How To Make Programs For High Potentials (HiPos) At Work

How to make programs for high potentials (HiPos) at work

HiPos create more value than other employees

It is important to establish the value of high potential (HiPo) employees before looking at how to identify and develop them.

Gartner’s research shows that HiPo employees are 91% more valuable than other employees. This should be no surprise and is in line with several accepted truths:

  • People are different and individual differences have a major impact on performance. 
  • The difference between best and average performers is about 2:1. 
  • The difference between best and worst performers is even higher, up to 10:1.

The 2:1 difference is seen in the speed of checkout personnel in supermarkets (you can observe that for yourself the next times you are in a supermarket) or marathon running times. Folkman (2014)1 looked at manager ratings of productivity of good (30th-70th percentile) vs. best (above 90th percentile) performers. The figure below shows the difference, again, to be about 2:1.

The gap between best and worst is of course considerably larger than between best and average. As an example, researchers have been measuring the efficiency of software development staff in terms of coding and debugging times for over 50 years. A research summary2 shows that the difference between best and worst programmers is about 10:1.  

Given that HiPos are so important to the organisation’s performance, it follows that the organisation should make every effort to support and retain them.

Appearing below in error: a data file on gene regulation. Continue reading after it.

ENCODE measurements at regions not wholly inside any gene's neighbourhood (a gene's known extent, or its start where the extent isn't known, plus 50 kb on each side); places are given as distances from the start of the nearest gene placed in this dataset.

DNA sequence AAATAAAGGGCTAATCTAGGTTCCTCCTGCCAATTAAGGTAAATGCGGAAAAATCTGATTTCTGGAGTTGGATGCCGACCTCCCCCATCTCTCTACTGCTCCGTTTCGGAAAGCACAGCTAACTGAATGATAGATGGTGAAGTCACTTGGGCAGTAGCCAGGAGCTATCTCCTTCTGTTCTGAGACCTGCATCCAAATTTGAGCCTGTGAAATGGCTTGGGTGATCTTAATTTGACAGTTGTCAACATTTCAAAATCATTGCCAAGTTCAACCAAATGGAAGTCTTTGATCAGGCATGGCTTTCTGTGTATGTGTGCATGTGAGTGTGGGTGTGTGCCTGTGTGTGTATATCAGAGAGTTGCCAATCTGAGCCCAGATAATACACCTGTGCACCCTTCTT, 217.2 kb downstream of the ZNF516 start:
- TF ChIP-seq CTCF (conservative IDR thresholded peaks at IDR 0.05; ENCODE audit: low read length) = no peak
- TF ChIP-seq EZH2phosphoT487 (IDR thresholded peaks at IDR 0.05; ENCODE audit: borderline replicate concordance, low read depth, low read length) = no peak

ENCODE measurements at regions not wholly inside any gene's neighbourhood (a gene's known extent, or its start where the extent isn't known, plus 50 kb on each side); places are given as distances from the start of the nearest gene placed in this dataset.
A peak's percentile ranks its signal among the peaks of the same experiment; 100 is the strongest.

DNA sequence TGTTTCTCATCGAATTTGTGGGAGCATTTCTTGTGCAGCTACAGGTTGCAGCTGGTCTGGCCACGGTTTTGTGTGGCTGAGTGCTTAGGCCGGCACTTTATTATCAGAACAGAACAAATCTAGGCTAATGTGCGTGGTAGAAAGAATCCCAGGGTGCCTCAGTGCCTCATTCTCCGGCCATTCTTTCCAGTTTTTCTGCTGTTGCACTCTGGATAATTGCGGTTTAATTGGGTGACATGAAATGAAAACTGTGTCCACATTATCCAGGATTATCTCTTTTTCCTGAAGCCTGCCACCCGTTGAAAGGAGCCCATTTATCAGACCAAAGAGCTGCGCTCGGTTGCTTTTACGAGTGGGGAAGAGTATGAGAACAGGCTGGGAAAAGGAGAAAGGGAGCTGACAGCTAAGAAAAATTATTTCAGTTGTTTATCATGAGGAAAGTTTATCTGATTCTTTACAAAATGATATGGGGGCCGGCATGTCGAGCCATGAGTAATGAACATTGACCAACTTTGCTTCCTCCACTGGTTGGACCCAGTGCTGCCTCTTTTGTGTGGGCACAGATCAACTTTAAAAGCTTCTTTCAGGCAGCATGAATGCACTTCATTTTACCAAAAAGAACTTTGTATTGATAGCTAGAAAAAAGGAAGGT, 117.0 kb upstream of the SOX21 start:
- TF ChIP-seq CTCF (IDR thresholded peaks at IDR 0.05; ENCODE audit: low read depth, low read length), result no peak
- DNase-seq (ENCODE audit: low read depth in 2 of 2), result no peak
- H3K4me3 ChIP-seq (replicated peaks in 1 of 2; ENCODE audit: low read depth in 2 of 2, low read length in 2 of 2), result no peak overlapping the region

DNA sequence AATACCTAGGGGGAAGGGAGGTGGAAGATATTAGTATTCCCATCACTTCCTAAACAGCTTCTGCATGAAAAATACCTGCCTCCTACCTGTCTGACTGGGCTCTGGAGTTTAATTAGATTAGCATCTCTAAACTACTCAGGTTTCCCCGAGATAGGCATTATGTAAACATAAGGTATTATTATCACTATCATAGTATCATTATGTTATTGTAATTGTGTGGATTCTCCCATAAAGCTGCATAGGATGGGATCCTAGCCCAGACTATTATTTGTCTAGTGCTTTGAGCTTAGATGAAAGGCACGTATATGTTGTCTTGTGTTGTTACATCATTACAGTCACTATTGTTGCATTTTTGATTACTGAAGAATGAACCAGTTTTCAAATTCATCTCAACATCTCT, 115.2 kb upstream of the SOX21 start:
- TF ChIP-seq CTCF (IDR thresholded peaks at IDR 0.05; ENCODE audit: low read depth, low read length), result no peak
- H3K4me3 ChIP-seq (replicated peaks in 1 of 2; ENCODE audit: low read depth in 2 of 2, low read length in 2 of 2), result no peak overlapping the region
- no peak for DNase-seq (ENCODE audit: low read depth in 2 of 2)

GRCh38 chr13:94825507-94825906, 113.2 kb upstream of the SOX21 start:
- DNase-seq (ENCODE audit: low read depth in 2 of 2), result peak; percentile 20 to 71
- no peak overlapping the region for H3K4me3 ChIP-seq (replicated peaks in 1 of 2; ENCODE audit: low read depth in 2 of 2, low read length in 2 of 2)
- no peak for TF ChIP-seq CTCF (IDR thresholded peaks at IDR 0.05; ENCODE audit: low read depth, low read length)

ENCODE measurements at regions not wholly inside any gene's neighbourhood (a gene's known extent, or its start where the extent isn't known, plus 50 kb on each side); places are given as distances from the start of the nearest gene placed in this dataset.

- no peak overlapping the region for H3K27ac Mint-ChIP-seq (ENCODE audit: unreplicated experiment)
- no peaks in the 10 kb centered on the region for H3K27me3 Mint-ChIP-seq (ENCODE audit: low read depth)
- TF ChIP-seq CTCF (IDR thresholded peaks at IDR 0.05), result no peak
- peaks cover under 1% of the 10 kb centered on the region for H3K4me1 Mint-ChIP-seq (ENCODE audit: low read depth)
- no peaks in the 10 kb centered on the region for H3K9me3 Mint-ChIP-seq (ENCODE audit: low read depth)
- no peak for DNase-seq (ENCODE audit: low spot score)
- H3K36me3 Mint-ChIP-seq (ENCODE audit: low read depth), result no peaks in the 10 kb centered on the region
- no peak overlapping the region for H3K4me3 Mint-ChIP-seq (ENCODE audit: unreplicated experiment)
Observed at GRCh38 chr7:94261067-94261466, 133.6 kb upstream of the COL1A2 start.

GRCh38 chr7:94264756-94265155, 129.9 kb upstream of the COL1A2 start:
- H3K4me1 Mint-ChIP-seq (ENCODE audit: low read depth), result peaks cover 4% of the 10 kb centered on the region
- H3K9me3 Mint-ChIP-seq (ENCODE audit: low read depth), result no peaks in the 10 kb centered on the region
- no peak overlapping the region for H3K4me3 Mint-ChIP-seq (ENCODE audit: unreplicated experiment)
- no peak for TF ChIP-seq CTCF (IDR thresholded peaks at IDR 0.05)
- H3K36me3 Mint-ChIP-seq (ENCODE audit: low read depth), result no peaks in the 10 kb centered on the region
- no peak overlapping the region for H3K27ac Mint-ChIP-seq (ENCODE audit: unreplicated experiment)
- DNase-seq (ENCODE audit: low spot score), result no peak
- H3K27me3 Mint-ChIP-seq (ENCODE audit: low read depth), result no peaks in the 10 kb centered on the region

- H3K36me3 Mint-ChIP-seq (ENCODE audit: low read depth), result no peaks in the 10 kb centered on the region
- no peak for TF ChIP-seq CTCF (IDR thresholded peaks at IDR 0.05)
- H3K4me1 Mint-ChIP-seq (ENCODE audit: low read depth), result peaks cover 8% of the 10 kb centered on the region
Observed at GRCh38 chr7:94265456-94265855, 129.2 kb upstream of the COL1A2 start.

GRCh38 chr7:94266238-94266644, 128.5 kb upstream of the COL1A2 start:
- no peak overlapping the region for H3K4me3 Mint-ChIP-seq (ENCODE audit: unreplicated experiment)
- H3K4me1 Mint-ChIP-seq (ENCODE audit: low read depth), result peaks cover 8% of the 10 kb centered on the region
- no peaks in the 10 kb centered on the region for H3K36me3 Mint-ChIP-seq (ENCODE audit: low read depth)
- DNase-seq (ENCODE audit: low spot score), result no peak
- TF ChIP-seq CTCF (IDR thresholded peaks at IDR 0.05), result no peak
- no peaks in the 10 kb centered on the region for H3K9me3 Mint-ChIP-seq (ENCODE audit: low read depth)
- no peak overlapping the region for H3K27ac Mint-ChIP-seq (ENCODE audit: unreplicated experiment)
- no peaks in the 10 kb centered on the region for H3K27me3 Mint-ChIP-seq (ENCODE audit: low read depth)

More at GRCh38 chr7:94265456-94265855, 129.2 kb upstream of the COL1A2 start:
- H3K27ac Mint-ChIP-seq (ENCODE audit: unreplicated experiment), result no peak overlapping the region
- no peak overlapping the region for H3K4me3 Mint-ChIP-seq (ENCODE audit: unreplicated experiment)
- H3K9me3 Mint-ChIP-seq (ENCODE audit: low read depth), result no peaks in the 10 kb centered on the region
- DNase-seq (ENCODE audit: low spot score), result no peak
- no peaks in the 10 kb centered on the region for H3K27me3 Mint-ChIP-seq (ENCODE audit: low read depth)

Today’s HiPo programmes don’t work

Gartner has shown that 73% of programmes designed to develop, utilise and retain HiPos fail to provide business outcomes or measurable return on investment (ROI). Indeed, half of the HR Managers running these programmes lack confidence in their value, and 5 out of 6 are dissatisfied with the results. 40% of HiPos actually fail3.

This should be no surprise for experienced HR people. There are many very real challenges to getting such programmes to work, for example:

  1. Most obviously HiPo programmes explicitly tell those who aren’t defined as HiPo that they have more limited chances for advancement and reward. This is, for many, demotivating. The organisation has to find a way to handle this dilemma. The normal approach is to ignore the problem, fudging communication and thereby reducing the impetus in the programme.
  2. Identifying HiPos can be difficult. Many of the ‘40% of HiPos actually fail’ may not be high potential at all. One HBR study shows that 42% of HiPos are below average in leadership effectiveness. Focus on the two or three key competences that drive achievement and advancement tends to be drowned out by the multitude of competencies and principles included in competence management systems.
  3. Running the complex dialogue necessary between HR, the HiPo, the HiPo’s line manager and other stakeholders is more complex and time consuming than many organisations can manage. The result is often unclear expectations, disappointment, and disillusionment.
  4. The organisation is often poorly equipped to provide the extra support needed for the HiPo to succeed. The HiPo is simply left to sink or swim in their new, challenging assignment. 

And, of course, HiPo programmes are run in our over-busy times, where organisations do far too many things half-well, rather than fewer things well.

Whatever the causes and challenges, the 40% failure rate should be seen as unacceptable. The question is what to do about it.

How to make programmes for High Potentials (HiPos) work